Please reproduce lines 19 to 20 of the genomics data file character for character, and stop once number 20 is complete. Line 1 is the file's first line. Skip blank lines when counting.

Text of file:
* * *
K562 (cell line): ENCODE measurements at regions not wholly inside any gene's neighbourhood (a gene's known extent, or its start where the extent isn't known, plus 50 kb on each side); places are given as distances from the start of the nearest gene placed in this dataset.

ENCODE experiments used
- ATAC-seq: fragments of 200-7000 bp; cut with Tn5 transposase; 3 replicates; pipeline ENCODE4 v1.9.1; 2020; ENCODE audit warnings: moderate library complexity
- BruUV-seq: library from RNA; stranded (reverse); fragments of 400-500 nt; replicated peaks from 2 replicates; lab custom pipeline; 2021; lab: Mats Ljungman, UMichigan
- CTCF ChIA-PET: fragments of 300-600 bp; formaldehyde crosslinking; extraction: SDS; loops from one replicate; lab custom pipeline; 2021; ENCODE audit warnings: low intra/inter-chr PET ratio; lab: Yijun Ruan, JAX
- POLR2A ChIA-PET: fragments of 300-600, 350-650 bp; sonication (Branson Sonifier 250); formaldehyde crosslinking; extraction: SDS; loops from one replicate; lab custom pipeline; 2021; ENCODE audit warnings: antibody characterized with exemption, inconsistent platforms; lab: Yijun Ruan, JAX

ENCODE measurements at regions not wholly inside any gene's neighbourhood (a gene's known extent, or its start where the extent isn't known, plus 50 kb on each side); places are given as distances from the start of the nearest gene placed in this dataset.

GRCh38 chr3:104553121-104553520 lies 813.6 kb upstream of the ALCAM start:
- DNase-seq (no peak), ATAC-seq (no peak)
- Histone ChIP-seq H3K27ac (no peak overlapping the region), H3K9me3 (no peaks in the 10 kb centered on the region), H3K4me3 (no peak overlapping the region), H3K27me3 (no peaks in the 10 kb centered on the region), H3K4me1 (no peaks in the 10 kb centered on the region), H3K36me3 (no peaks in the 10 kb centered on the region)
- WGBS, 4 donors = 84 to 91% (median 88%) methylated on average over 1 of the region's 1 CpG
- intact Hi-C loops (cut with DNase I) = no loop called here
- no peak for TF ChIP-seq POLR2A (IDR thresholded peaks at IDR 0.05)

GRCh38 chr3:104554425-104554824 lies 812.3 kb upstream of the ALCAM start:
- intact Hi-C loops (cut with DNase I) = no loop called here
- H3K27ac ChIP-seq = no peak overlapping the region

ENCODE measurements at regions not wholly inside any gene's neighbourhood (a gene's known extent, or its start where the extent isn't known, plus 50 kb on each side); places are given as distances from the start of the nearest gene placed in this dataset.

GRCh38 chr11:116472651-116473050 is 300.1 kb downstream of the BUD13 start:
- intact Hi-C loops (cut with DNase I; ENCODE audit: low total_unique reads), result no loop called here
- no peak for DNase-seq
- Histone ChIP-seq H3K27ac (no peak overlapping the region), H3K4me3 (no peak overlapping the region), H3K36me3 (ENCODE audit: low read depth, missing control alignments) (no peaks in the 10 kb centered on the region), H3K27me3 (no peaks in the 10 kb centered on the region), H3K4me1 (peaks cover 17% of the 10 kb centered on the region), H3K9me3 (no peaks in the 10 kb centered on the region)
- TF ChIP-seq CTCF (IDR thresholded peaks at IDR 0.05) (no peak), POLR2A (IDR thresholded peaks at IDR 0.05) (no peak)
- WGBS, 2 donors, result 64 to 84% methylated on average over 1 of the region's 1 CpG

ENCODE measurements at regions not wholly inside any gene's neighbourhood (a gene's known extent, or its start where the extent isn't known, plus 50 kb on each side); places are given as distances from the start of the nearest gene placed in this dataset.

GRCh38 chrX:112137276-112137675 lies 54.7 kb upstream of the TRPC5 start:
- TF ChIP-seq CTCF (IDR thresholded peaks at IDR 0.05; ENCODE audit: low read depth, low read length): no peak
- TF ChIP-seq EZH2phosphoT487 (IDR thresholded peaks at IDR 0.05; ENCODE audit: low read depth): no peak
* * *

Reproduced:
- intact Hi-C loops (cut with DNase I; ENCODE audit: low total_unique reads), result no loop called here
- no peak for DNase-seq